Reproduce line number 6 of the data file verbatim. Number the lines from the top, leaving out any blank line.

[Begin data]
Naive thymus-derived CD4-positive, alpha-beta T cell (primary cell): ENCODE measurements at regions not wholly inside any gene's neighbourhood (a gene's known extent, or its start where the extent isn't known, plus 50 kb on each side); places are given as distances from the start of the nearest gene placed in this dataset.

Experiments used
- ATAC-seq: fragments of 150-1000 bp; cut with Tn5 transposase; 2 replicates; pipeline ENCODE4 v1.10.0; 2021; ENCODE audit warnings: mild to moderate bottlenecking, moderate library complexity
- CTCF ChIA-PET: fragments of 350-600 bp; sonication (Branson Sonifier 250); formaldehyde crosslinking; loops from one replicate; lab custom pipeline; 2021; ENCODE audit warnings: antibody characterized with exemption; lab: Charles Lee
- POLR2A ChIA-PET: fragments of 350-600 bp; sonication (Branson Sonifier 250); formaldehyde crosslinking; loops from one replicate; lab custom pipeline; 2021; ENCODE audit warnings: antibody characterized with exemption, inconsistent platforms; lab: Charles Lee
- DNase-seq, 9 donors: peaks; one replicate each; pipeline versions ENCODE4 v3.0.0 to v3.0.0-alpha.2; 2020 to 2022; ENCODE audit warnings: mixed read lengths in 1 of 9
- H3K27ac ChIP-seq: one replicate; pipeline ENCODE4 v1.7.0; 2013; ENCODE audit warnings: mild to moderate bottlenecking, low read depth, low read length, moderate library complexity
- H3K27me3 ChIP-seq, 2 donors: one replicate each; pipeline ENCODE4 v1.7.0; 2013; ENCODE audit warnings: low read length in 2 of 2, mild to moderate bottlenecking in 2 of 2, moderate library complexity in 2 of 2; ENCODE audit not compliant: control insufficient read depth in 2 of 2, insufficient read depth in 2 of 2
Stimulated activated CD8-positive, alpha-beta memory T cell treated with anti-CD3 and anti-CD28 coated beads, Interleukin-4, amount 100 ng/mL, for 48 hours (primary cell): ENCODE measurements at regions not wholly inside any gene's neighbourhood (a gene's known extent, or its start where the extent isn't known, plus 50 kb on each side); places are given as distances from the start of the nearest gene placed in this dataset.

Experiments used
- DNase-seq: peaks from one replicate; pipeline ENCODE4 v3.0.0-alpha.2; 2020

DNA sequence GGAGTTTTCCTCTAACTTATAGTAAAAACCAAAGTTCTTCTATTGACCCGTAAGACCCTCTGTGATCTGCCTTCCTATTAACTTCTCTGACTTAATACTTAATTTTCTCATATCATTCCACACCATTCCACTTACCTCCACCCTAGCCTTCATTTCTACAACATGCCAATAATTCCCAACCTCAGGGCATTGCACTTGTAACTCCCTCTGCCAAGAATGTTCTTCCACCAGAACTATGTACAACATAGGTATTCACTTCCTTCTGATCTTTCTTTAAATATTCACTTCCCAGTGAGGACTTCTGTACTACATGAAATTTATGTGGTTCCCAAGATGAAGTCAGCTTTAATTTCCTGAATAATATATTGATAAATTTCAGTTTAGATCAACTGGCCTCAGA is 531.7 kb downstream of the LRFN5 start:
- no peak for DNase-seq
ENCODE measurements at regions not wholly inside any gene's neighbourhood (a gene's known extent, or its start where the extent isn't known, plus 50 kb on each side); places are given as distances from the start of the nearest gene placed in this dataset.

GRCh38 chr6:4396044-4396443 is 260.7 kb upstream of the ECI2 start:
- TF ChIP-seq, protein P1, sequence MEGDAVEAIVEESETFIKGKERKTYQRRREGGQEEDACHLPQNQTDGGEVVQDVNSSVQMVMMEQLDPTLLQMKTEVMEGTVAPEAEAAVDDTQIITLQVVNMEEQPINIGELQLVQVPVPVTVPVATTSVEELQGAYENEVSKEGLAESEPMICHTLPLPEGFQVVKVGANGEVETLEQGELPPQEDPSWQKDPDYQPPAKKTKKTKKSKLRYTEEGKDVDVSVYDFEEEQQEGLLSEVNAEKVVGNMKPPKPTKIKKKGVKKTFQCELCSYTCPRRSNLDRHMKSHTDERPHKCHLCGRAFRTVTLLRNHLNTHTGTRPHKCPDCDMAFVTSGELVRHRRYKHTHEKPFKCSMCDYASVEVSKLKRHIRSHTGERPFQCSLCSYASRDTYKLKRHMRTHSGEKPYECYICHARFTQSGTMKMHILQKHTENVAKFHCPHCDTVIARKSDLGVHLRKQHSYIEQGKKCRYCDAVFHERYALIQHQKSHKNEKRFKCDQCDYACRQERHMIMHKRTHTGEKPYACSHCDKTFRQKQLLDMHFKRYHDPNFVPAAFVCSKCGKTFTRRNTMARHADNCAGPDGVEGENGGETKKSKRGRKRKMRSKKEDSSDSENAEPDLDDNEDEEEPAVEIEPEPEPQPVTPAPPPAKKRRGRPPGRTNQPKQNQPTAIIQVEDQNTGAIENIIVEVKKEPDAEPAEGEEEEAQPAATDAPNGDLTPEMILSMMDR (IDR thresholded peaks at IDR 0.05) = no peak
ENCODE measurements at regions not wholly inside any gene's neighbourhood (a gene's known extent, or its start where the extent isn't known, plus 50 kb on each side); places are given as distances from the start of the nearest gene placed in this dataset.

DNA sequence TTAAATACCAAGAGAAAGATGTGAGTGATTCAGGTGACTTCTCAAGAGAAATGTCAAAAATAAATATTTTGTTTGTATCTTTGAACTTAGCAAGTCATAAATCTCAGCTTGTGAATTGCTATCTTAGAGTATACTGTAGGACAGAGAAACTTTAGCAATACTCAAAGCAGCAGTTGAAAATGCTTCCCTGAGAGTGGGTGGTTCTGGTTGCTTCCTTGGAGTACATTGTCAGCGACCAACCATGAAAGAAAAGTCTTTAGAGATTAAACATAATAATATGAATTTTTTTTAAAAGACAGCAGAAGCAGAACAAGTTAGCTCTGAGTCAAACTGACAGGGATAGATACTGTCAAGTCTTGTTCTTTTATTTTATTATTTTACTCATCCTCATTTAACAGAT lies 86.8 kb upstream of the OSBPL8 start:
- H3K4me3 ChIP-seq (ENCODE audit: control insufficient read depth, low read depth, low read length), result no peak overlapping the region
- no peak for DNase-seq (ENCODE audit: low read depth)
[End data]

- DNase-seq, 9 donors: peaks; one replicate each; pipeline versions ENCODE4 v3.0.0 to v3.0.0-alpha.2; 2020 to 2022; ENCODE audit warnings: mixed read lengths in 1 of 9